Climate Change, which is funded by Stonyfield Farm, Inc., uses 22 criteria covering four general categories to provide its company ratings: the extent to which a company has (1) measured its climate footprint, (2) reduced its impact on global warming, (3) supported progressive climate legislation, and (4) publicly disclosed its climate-related actions in a clear and comprehensive way.
To get the ratings, consumers can either search the website or send a text message to Climate Counts—the latter being a pretty cool option for when you’re actually out shopping.
The only downside is that so far there are ratings for only 56 companies across eight sectors. Then again, Climate Counts is still new, and collecting and processing this type of information is nontrivial. I’m excited to see how the effort develops.
December 2010 I haven't actually bought anything from Po-Zu yet, but I appreciate their awareness of the fact that many vegan shoes are made of petroleum products and aren't necessarily better for the environment than leather footwear. Po-Zu seems to set a high bar for itself when it comes to ingredients and supply chains.
March 2010 After running out of dish soap, I started using our good old bars of Sappo Hill out of necessity. But you know what? Our dishes are just as clean, and when I pick up the soap at our grocery store, the only packaging on the bars is the price tag. And did I mention the soap is awesome? We love the oatmeal bar.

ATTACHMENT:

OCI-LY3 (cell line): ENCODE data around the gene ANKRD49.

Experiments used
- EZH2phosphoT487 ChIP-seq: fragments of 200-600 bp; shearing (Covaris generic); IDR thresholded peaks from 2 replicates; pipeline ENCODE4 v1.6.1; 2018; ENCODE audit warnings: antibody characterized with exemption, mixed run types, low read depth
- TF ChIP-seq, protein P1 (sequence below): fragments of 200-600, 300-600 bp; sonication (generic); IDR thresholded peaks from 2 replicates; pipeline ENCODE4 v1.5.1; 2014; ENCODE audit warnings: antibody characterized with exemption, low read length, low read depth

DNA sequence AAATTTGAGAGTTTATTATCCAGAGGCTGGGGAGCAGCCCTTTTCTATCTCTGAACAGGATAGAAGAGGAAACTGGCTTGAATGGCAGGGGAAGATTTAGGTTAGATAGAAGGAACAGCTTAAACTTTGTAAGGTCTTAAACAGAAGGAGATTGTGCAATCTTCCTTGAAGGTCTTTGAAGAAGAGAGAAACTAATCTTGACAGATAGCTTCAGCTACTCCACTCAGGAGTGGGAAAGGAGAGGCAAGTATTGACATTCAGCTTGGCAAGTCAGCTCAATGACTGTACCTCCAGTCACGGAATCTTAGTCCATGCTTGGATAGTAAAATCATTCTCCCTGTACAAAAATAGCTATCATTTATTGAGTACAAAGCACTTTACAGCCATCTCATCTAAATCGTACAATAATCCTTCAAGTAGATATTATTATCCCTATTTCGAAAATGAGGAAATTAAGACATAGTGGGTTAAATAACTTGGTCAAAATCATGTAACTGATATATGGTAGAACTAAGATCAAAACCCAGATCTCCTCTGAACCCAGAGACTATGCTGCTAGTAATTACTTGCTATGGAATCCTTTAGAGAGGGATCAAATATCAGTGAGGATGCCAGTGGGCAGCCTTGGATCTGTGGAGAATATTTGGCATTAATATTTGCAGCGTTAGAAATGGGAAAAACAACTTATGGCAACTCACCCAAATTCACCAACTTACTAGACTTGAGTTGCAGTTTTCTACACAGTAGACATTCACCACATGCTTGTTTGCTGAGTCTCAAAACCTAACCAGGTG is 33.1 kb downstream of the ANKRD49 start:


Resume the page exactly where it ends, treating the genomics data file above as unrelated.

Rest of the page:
February 2010 TMI alert: If you're a squeamish guy, read no further. I'm done with tampons! Instead, I'm using the DivaCup.
January 2010 Mr. Wallet Mouth and I both love Pact. Its underwear is made of organic cotton, and the company donates 10% of its sales to worthy environmental causes. Not only that, but the company is serious about eco-friendly packaging. Each pair of undies comes not in a plastic bag but in a little cloth pouch made from fabric remnants. I'm also impressed with how responsive Pact is over email; when I asked a packaging question, I got a nice reply from the CEO.
December 2009 After reading about Skoy Cloths, the biodegradable paper-towel alternative, on Fake Plastic Fish, I bought a bunch for stocking stuffers and my own kitchen, and I'm now a fan. They're lasting a long time, despite repeated washings in the laundry, and they arrive with minimal packaging.
October 2009 I was already of fan of Straus yogurt (see June 2007), but now I love it even more. According to Michael Straus, a son of the company's founder, Straus yogurt "is made, cooled, and set in stainless-steel vats, unlike most yogurts, which are poured while still hot into plastic cups to cool and set." As someone who's concerned about plastics and chemical safety, I'm happy to hear that!
July 2009 I'm using a lot more baking soda now that I'm making more of an effort to clean the house in a nontoxic way. But from now on I'll be buying Bob's Red Mill, since Arm & Hammer engages in animal testing.
July 2008 Started feeling extra-good about buying one of my fave meat substitutes, Tofurky, after learning that its maker, Turtle Island Foods, is an independent, family-owned company (Unlike Boca Foods, which is a subsidiary of Kraft, and Morningstar, which is owned by Kellogg).
April 2008 I'm going to start buying my canned beans from Eden Foods, for two reasons: it uses custom-made cans that don't contain bisphenol A, and it's an independent, family-operated company.
February 2008 From now on, whenever I order takeout or ask for a doggy bag, I’ll make sure to avoid #6 polystyrene containers (and, of course, Styrofoam).